ANIMALIA, which aims to explore and examine how prominent artists of the 20th and 21st centuries depicted and interpreted animals in their drawings. Through the works of fifteen leading Modern and Contemporary artists, the show illustrates how animals, whether used literally or symbolically, play a pivotal role in art history, as well as confirming our relentless association and allure with both domestic pets and wild beasts.
Our fascination with animals has been longstanding; the earliest known images to exist were found on the walls of prehistoric caves and depicted a variety of animals, many of which are now extinct. These cave paintings provided not only great historical insights into the discovery that animals were living amongst humans for millennia, but also that the detailed depictions illustrate man’s early and notable curiosity with creatures; an interest that still exists today.
Throughout history, animals have been portrayed in a variety of ways; as parables or mythical creatures in religious text; as symbolic references and even simply as household pets. The Ancient Egyptians revered animals to such a degree they depicted their gods with the heads of eagles, dogs, lions and crocodiles, assigning specific attributes to each animal. In Christianity, animals are often used as allegories in death; for example, the lamb was adopted as a symbol of Christ, reflecting his sacrifice for humanity. Griffins traditionally are depicted standing guard for the dead. Birds in flight symbolise the human soul and a fish is indicative of faith. However, animals are also used to reflect our own alluring qualities, just as a horse represents generosity and courage, whilst rabbits signify virtue. For centuries animals have been used in art to project the strengths and attributes of either the artist or their patron.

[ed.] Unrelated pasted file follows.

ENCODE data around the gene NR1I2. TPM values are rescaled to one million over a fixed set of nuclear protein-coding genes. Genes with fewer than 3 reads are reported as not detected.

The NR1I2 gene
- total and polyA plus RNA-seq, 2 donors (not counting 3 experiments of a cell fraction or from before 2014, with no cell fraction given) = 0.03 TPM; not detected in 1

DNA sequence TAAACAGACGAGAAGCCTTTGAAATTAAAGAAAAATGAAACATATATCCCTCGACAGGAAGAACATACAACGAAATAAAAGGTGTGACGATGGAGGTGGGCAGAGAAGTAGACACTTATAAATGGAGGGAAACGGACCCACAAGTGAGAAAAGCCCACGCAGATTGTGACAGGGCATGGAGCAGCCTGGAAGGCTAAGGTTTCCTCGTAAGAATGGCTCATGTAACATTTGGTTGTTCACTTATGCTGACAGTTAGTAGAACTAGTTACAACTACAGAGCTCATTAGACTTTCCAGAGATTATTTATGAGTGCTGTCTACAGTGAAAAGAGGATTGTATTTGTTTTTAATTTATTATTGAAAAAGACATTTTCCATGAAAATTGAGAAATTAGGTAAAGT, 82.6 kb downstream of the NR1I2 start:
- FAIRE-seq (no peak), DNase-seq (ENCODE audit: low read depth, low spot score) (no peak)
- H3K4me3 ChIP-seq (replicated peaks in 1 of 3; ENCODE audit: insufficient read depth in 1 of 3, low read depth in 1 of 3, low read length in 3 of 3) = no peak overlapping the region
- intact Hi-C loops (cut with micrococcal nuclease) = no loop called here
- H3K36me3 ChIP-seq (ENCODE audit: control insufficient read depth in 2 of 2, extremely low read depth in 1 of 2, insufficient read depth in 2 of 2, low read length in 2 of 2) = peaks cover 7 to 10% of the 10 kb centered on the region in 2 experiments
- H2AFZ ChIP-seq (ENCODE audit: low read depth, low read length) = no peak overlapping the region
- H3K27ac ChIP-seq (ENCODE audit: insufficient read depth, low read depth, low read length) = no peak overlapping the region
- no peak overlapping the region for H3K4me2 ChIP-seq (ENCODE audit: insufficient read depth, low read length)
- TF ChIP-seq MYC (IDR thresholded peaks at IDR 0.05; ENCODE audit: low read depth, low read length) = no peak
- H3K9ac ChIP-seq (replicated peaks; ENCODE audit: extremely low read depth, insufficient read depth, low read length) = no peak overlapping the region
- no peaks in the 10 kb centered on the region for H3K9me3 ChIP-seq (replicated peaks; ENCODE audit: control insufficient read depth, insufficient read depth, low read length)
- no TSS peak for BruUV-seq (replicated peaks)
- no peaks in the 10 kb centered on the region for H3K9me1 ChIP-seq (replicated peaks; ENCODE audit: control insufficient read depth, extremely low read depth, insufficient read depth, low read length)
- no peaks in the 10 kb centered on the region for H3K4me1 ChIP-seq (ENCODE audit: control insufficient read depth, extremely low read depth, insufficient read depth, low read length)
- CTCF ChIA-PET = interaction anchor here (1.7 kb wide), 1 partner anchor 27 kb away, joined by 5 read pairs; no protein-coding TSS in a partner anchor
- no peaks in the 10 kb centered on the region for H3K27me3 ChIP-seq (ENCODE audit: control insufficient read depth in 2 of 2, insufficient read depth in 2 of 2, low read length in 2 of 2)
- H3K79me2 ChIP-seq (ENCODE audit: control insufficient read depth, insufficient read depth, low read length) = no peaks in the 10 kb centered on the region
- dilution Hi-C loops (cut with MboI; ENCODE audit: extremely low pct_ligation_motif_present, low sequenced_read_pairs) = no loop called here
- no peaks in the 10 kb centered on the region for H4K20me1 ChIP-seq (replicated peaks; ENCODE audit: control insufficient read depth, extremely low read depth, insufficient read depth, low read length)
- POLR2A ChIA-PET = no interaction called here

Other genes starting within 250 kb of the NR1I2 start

Often artists adopt well-known symbolisms as a tool to reflect themselves in their work; such is the case with Marc Chagall’s Double Profil, c.1938. Layered with symbolic references, this work features Chagall’s common motif of the goat that he frequently uses to represent himself. Traditionally, the goat is a Jewish symbol for the day of atonement. A further symbolic reference is the use of a herring for the brim of the hat, which is a nod towards the artist’s father who worked in a herring factory. In addition, the double profile is attributed to the Roman god Janus, who looks both at the past and the future. Perhaps Chagall is hinting towards the significant changes that are to come, with the imminent war being of grave concern to his life in Paris.
Just as Chagall used the recurring motif of animals to insert references and symbolism into his work, Picasso also used animals to execute several concepts of his own. Chevalier Et Picador Dans L’arène, 1951 depicts a subject matter that Picasso returned to throughout his career: the bullfight. At the age of nine, Picasso was taken to see his first bullfight; he was so fascinated with the spectacle that it became the focus of his very first painting that same year. To Picasso, the bull later developed to become a metaphor for life and death, the Spanish people, power, virility, fascism and, eventually, himself.
Although animals are frequently portrayed with human attributes, they are also credited as man’s best friend, cats and dogs are often depicted as the subject matter of a work and are celebrated to reflect the close bond between us and our pets, which is illustrated in Andy Warhol’s drawings of a cocker spaniel and his cat, Sam.
Lucian Freud’s Dead Bird on a Bamboo Table, 1944, is an example of a meditation on technique and a profound homage to nature, a sense of which has spanned his entire career. Freud regarded the depiction of animals with the same importance as he did human portraits. At the time he created this work, Freud was heavily influenced by German Renaissance painter Albrecht Dürer, a master of observational art.